Rising sea-levels will someday put several American cities completely, or partially, underwater. Here are the U.S. cities that could be submerged by sea-levels in approximately 200 years—and what you can expect for your own city in the future.
A new study published in PNAS looked at what we can expect for our cities if carbon emissions remain unchecked up through 2100. If they do, researchers said to expect an eventual longterm sea-level rise of up to 9.9 meters that would take place in various cities along a timeline ranging from between 200-2,000 years. As a whole, researchers estimated that 20 million people in 21 different cities currently live in areas that would be submerged under that eventual rise.
The study looked at two different scenarios: one in which the West Antarctic ice sheet collapses (which is almost definitely already happening), and one in which West Antarctica manages to keep it together, through some fast carbon cuts worldwide. Even in the better case scenario, there were several cities with populations of over 100,000 that would end up completely submerged. They were:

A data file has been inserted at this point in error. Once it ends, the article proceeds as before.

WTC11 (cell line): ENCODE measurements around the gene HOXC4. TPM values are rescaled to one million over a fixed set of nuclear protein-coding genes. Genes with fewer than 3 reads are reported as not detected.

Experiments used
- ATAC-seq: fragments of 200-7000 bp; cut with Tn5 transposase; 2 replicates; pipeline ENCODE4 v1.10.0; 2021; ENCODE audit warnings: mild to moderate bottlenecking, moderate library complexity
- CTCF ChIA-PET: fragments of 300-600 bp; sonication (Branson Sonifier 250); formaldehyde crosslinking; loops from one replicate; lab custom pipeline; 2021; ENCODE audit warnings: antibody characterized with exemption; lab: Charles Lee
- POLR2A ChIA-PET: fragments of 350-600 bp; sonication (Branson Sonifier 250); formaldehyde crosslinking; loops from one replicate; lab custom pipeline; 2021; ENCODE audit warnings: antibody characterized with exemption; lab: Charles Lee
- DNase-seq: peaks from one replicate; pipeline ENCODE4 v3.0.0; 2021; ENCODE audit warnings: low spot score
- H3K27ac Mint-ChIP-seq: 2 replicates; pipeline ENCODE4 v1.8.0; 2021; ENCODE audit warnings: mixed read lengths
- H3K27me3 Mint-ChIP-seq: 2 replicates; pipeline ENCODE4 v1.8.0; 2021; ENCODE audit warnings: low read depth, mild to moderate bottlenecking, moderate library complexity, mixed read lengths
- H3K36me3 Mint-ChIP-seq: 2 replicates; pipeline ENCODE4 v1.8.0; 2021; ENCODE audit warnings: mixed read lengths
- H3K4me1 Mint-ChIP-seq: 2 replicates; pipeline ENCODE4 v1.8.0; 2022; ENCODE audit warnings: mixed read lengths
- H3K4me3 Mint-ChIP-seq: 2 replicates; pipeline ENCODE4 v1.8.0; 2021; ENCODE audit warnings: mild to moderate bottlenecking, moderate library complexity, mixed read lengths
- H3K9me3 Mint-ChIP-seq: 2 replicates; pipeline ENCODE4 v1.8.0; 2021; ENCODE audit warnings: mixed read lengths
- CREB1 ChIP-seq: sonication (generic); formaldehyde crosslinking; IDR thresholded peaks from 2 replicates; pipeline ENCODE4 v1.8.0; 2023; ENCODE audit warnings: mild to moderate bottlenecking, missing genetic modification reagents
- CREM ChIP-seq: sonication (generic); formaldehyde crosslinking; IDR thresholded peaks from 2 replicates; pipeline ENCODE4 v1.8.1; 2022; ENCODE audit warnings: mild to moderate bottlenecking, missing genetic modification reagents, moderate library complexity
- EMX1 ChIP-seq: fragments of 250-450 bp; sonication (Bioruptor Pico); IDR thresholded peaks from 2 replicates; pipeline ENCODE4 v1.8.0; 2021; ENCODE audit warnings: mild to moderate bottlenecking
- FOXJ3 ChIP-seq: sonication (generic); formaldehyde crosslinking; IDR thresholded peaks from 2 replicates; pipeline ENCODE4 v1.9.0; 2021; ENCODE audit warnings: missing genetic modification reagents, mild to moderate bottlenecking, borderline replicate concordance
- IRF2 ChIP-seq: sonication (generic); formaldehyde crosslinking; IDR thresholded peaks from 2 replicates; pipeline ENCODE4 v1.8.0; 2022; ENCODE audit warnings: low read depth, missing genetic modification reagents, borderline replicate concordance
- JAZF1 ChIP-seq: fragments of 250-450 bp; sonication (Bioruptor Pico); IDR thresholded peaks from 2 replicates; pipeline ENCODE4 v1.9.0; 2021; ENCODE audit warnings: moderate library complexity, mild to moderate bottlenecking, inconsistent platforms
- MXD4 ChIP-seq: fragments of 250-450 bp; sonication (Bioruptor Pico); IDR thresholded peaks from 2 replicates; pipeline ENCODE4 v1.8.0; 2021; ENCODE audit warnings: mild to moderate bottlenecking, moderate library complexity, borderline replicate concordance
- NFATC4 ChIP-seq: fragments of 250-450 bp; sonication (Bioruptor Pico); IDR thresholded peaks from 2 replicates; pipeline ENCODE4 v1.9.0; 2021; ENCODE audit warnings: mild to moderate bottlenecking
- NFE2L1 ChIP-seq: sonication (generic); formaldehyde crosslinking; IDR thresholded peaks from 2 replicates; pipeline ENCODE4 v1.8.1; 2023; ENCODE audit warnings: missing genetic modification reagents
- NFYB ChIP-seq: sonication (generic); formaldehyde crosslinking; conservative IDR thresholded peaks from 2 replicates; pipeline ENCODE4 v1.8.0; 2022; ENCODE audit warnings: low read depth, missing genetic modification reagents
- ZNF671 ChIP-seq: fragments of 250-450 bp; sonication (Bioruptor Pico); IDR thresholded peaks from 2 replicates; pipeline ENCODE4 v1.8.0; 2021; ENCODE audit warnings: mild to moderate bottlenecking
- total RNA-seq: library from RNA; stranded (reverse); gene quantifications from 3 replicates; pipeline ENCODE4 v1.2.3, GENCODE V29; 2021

- Cape Coral, FL
- Hialeah, FL
- Hollywood, FL
- Metairie, LA
- Miami Gardens, FL
- Miramar, FL
- New Orleans, LA
- Pembroke Pines, FL
Even more common, though were cities that would be partially submerged—and for these cities, in particular, the results of cutting carbon emissions gave them two future scenarios that varied wildly.
Climate Central made an accompanying mapping tool which you can use to compare the two different scenarios. As you can see in this map for New Orleans, the outcome for that city is largely the same, regardless of what happens to carbon dioxide levels.
For Miami, though, it is the difference between surviving, or not:
You can check out how your own city will fare at 2100 or 2050 under both scenarios right here.
Top image: Acapulco waves / Arturo Mann